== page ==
The end came swiftly: Yesterday, Waterbury State's Attorney John Connelly resigned, ending a 30-year career as one of Connecticut's most colorful and successful prosecutors. The Waterbury Republican, the hometown paper and long a supporter of Connelly's, reported his resignation as health-related. But that's gloss for the gullible. Connelly is battling colon cancer, but the darkest days of that fight are behind him. He has survived two major surgeries and intensive chemotherapy. In recent weeks, he's put weight back on and looked like more than the struggling shadow of himself. No, Connelly did not resign because of of his physical health.
Connelly resigned because his boss, the state's Criminal Justice System, issued an ultimatum: Hit the road or we will hold hearings, public hearings, about whether you should be fired. True to form, Connelly told the Commission, in effect: "You can't fire me; I quit." In so doing, he keeps a fat pension that might have been placed in jeopardy with a less tidy ending.
I've known Connelly for a couple of decades. I know him as a prosecutor who drives hard bargains with criminal defendants. In all the cases I have had with him, I can only think of one instance in which he was less than fair. On that occasion, he claimed to forget the terms and conditions of a plea we had negotiated in chambers. I thought less of him for this sham, but not so much so that I thought him corrupt. In other cases, he was fair and direct: I once plead a man facing a capital count to a manslaughter conviction in a deal brokered with Connelly, a disposition that both spared the client's life and assured that he'd get out of prison with a long life ahead of him. On another occasion, Connelly cut a suspected bank robber a huge break during plea negotiations when it became apparent that the state's case was not all it initially appeared to be. Connelly could be pragmatic when he wanted to be. I respect that about him.
But his legacy will forever be that of the man who sent more people than any other prosecutor in the state to death row. Four of the ten men waiting the needle were sent there by Connelly. His apparent taste for death and almost combative glee in sending people to the death house troubled me. He justified his decisions to seek death as often as he did by claiming merely to be doing the job lawmakers intended. They enacted a death penalty. He was merely following orders, he would suggest. It never seemed quite that simple to me.
I lost confidence in Connelly last month, when he testified under oath that he was unaware of any federal investigation targeting him for suspected corruption. It was a lawyerly evasion that was unworthy of him. While it is perhaps true that he was never sent a target letter by federal authorities notifying him of a probe -- a step taken in comparatively few cases -- he must have known the feds were sniffing at his door. Federal prosecutors interviewed members of his staff. The feds have taken files he worked on from his office. He is rumored even to have spoken to federal prosecutors. And he hired Hugh Keefe, a New Haven criminal defense lawyer, to represent him in the investigation. Claiming ignorance of an investigation against this background looked preposterous. I had the sense when this testimony was offered that the heart of darkness was descending on the Waterbury Superior Court: anyone in the courthouse claiming ignorance of the probe lives in a fantasyland.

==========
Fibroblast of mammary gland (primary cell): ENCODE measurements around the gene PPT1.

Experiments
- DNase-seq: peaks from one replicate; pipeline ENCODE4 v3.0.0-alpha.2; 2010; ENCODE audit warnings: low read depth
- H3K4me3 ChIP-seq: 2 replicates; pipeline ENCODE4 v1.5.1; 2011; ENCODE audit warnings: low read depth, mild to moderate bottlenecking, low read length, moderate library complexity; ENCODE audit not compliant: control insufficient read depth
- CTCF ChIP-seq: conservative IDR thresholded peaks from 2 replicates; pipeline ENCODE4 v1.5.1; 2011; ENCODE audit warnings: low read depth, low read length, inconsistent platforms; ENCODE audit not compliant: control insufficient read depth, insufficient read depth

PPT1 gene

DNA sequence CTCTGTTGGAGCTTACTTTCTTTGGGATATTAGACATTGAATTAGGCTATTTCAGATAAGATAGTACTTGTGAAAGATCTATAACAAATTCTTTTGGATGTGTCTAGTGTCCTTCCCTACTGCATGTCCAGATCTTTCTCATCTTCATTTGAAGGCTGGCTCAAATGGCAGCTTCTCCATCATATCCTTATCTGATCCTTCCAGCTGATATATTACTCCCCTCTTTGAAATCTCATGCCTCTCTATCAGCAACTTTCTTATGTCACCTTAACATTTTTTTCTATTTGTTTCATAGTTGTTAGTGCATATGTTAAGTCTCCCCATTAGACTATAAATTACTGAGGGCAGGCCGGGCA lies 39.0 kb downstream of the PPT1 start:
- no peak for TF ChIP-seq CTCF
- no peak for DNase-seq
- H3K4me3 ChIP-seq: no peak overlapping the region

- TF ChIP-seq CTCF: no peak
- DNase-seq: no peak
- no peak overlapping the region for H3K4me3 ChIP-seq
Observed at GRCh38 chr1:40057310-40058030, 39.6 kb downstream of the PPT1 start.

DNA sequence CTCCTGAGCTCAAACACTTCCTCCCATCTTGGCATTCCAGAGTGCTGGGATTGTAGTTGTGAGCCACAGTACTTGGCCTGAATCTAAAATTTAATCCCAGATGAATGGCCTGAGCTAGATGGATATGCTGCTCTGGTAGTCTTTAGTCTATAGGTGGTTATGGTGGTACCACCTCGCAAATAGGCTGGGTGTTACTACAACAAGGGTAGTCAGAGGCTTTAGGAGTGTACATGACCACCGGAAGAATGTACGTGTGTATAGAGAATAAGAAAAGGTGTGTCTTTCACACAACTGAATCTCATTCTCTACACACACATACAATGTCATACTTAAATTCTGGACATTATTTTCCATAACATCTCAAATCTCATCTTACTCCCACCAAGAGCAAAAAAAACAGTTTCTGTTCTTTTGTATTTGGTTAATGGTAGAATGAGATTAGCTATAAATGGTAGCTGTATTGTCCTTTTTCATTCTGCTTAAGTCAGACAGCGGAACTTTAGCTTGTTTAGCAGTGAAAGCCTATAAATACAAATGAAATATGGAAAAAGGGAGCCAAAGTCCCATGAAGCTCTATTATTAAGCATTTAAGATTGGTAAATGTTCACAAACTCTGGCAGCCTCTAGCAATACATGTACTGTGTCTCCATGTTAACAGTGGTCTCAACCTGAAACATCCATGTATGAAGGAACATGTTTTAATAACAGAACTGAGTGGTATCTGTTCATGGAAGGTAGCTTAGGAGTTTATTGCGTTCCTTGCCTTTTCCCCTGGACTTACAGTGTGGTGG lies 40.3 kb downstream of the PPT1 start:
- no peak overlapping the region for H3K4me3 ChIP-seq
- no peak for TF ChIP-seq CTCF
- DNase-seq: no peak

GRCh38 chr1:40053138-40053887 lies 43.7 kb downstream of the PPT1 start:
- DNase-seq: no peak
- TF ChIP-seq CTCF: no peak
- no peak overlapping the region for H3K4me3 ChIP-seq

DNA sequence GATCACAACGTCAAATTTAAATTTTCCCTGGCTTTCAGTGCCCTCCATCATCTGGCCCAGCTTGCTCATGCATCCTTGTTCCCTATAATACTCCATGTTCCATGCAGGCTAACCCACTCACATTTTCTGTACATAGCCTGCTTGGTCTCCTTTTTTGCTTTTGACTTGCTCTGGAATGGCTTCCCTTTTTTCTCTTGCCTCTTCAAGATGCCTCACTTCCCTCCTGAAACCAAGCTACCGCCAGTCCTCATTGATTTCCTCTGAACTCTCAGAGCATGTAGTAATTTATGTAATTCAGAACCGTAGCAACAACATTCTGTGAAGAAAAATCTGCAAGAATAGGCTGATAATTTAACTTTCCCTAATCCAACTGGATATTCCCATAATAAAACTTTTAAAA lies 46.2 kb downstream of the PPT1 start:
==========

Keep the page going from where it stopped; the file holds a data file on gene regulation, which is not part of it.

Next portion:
Connelly appeared before the Criminal Justice Commission in early January. He was questioned about his receipt of basketball tickets from a professional basketball player, the relative of a man he was prosecuting. He was questioned about his trips to Las Vegas with a client of mine, Waterbury defense legend Martin Minnella. He was questioned about the receipt of free use of cars by a Waterbury-area car dealer, a man whom the feds have also questioned for making cars available at little or no cost to other public officials, including, potentially, judges. Members of the commission, including Supreme Court Justice Robert Palmer, were angered by this. At the very least, Connelly's conduct appeared improper. He was told to leave or he would be forced out. This was long overdue.
What becomes of the federal investigation? Prosecutors remain tight-lipped about prospects. One factor that led the Criminal Justice Commission to force Connelly's hand was federal rumbling that the grand jury investigation could take another six to eight months to wrap up. An investigation is still active; earlier this month federal officials met with witnesses to review one more time just who paid for certain dinners Connelly attended. It is the sort of obsessive attention to trivial details that suggests something like desperation: Federal investigators aren't crying fire anymore. Instead their choking on smoke and looking for some way to justify the time and great expense of a witch hunt.
So the king of death row has been toppled. It is a sad ending to a long career. Connelly has always been controversial. I liked that about the guy. You never had worry about being stabbed in the back by petty sniping with him: If he wanted your throat, he'd grab for it. He was a good street fighter.
So long, John. I will miss you. Perhaps I'll see you again if the feds ever get around to indicting folks in Waterbury. But something tells me this is the end of the line. It's time to write Connelly's political obituary. The task is simple: He succumbed to a sense of entitlement.